January 24, 2022

Dr. Martin Luther King, Jr.’s 1963 Letter from Birmingham Jail (a response to criticism by eight clergymen in an open statement published in a local paper) is often hailed as the model for taking responsibility while continuing to pursue the cause of justice for all. Despite criticism for its length (which Dr. King acknowledges in his final remarks), the letter also serves as an extraordinary example of fine business writing:

  • Dr. King is speaking to clergymen; he resonates with his audience by using Biblical and other faith-based references to make his case.
  • He is reasoned and analytical, but also humble and personal, creating empathy and trust.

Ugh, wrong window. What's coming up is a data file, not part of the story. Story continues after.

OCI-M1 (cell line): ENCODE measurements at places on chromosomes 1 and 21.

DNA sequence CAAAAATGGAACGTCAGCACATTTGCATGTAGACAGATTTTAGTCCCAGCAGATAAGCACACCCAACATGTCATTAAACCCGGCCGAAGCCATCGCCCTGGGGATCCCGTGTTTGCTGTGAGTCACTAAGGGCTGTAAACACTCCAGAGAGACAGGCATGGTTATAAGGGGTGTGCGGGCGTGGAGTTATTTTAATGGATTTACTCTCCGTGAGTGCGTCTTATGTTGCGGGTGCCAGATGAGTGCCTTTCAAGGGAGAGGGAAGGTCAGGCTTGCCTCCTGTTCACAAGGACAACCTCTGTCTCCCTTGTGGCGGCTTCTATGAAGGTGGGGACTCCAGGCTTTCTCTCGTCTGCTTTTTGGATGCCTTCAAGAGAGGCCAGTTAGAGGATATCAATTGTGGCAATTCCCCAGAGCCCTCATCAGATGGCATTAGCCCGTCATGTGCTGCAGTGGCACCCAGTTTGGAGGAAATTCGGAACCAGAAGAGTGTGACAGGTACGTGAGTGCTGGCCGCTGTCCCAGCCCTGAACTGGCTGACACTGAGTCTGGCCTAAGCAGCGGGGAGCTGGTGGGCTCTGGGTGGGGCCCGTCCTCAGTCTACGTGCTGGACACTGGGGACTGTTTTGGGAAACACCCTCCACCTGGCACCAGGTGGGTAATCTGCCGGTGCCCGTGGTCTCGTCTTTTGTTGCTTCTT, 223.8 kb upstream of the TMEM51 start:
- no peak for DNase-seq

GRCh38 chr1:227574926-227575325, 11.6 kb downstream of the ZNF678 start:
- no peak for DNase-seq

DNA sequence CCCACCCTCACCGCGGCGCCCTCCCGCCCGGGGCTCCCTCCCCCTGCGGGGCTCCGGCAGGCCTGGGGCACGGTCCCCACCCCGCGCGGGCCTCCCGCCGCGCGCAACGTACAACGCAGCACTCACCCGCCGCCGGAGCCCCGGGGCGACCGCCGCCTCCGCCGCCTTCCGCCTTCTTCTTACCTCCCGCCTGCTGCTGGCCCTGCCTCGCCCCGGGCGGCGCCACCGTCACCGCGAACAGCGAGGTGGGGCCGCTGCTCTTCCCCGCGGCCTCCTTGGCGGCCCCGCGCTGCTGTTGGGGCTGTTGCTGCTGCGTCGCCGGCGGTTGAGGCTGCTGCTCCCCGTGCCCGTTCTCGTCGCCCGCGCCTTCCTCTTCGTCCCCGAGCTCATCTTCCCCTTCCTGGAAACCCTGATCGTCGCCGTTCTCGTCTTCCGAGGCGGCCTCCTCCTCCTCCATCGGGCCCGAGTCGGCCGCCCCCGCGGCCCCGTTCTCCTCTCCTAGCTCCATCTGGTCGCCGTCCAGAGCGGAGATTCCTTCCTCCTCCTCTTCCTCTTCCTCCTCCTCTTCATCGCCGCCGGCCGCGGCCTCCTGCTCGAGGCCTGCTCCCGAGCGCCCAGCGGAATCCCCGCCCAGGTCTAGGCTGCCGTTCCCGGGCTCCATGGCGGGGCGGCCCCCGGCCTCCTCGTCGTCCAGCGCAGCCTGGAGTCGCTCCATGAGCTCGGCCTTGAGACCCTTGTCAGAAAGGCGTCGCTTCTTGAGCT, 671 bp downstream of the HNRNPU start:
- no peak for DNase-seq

• He addresses his detractors by speaking directly to their points of view with both support and challenge.
  • His message is real, clearly from the heart, having been on the frontlines of the nonviolent protests.

In his letter, Dr. King demonstrates several of Dr. Robert Cialdini’s (author and speaker known globally as the foundational expert in the science of influence and how to apply it ethically in business) well-researched elements of persuasion: authority, liking, consistency, and consensus.

Thanks, again, Dr. King.

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